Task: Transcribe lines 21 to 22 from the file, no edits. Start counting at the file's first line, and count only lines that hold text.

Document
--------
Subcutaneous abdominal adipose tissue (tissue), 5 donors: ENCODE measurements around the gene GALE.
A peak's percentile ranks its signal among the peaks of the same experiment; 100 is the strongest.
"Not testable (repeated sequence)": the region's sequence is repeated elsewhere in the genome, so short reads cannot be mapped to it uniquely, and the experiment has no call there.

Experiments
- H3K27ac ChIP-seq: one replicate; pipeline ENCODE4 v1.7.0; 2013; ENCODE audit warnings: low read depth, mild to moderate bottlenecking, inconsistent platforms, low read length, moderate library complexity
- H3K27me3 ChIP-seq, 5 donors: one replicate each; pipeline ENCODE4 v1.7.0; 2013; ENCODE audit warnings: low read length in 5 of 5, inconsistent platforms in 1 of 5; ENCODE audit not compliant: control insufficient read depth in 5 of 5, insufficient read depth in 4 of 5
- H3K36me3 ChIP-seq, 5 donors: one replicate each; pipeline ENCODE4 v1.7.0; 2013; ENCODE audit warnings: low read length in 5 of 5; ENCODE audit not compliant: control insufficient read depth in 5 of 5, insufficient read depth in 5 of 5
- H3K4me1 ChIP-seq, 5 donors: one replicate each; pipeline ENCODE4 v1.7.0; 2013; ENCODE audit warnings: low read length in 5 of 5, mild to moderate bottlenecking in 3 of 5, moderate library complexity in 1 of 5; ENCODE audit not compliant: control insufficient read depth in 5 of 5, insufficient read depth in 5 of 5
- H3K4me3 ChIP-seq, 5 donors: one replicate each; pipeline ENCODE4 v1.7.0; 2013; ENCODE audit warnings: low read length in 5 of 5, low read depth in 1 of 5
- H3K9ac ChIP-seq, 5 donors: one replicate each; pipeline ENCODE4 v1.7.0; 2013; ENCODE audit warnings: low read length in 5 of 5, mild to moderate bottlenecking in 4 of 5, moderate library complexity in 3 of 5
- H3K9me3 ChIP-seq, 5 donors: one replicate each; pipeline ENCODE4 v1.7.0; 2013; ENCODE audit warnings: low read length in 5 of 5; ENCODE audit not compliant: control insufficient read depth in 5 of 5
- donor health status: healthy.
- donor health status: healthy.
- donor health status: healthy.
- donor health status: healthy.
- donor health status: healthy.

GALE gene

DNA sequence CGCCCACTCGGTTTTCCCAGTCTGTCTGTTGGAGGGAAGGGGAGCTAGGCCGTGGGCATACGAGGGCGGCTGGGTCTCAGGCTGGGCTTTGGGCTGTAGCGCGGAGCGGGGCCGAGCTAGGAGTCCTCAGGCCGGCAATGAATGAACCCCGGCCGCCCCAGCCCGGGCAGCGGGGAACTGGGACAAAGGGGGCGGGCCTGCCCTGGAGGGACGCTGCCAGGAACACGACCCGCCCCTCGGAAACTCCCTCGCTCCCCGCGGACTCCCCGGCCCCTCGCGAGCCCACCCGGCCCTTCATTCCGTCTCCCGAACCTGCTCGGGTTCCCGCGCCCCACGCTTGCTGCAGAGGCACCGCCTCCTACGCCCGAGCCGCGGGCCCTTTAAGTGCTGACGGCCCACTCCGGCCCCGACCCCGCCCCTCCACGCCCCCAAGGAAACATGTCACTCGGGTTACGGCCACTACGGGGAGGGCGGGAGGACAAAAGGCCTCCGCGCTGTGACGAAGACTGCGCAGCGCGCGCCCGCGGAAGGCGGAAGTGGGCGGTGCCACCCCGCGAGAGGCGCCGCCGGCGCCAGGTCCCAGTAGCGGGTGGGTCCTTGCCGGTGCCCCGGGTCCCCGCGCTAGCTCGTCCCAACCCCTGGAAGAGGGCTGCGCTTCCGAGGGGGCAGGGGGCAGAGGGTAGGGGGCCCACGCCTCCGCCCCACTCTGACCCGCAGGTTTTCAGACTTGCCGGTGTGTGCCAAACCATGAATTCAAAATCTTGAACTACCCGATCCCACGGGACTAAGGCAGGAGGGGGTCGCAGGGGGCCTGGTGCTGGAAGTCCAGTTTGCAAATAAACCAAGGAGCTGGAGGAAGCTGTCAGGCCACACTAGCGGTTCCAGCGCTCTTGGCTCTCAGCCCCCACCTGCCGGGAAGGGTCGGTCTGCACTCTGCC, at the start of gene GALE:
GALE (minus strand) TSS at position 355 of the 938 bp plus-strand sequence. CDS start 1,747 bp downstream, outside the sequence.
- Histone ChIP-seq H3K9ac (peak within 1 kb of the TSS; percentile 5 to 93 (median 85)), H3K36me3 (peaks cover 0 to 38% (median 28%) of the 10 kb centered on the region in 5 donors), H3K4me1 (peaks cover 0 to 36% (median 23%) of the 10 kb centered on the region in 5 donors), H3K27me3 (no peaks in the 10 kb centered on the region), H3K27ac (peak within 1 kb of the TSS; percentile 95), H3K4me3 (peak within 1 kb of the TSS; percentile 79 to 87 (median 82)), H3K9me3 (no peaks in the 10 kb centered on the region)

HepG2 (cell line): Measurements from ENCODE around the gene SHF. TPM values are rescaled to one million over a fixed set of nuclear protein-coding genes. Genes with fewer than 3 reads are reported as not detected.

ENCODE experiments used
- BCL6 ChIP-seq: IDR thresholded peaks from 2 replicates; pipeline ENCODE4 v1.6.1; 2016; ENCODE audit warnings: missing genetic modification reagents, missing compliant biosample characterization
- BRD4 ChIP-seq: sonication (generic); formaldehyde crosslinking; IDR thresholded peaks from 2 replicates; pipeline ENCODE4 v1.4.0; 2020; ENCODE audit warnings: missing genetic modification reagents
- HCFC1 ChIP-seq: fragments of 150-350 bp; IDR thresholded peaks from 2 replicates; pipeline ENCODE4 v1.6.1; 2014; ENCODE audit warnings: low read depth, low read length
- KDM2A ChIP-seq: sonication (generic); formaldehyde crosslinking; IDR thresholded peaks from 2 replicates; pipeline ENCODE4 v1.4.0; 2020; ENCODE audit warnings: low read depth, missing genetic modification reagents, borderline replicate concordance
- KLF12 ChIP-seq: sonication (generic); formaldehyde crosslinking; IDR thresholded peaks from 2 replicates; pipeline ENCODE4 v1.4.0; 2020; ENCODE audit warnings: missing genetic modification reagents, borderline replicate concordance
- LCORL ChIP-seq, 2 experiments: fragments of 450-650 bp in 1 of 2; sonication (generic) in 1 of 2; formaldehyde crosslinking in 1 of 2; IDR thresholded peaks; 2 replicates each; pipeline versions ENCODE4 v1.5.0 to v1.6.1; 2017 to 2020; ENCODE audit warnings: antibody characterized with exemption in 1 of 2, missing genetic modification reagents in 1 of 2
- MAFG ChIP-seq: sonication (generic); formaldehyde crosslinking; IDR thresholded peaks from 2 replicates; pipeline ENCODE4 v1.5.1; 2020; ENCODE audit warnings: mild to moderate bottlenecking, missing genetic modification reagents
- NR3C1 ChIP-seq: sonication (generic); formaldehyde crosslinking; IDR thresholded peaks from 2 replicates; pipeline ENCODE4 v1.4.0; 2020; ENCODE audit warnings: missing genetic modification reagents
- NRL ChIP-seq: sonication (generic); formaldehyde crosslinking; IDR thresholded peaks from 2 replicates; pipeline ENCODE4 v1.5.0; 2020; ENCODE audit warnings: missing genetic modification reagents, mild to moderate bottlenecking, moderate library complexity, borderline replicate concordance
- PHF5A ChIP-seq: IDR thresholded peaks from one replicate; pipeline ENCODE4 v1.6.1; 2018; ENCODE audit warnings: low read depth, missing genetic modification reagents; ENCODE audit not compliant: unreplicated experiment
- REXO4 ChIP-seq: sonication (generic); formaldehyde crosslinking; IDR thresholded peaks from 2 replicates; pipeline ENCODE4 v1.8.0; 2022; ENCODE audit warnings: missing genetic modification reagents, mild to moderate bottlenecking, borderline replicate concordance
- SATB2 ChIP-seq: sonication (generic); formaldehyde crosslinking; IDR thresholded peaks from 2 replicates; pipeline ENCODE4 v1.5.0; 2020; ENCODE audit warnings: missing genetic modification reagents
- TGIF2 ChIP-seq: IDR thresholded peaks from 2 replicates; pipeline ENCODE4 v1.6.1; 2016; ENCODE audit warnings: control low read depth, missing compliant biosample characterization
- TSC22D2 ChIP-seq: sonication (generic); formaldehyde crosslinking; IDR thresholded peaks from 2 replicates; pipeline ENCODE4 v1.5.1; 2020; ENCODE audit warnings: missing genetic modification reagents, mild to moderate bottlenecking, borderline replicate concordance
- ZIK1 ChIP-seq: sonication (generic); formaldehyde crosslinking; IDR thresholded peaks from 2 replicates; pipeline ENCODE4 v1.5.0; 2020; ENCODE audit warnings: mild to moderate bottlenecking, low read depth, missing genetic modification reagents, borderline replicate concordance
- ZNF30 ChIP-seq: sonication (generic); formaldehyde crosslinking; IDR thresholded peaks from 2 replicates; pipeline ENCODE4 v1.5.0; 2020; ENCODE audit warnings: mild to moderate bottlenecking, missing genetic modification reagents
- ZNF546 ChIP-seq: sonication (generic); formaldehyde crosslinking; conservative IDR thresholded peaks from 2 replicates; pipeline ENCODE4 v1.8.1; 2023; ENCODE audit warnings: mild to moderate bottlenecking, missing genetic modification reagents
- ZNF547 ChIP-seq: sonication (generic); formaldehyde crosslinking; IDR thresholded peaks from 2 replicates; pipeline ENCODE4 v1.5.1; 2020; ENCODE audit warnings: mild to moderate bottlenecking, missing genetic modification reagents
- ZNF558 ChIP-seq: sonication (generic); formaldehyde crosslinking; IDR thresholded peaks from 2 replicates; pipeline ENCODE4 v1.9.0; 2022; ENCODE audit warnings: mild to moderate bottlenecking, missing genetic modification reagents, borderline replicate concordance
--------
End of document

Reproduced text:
HepG2 (cell line): Measurements from ENCODE around the gene SHF. TPM values are rescaled to one million over a fixed set of nuclear protein-coding genes. Genes with fewer than 3 reads are reported as not detected.

ENCODE experiments used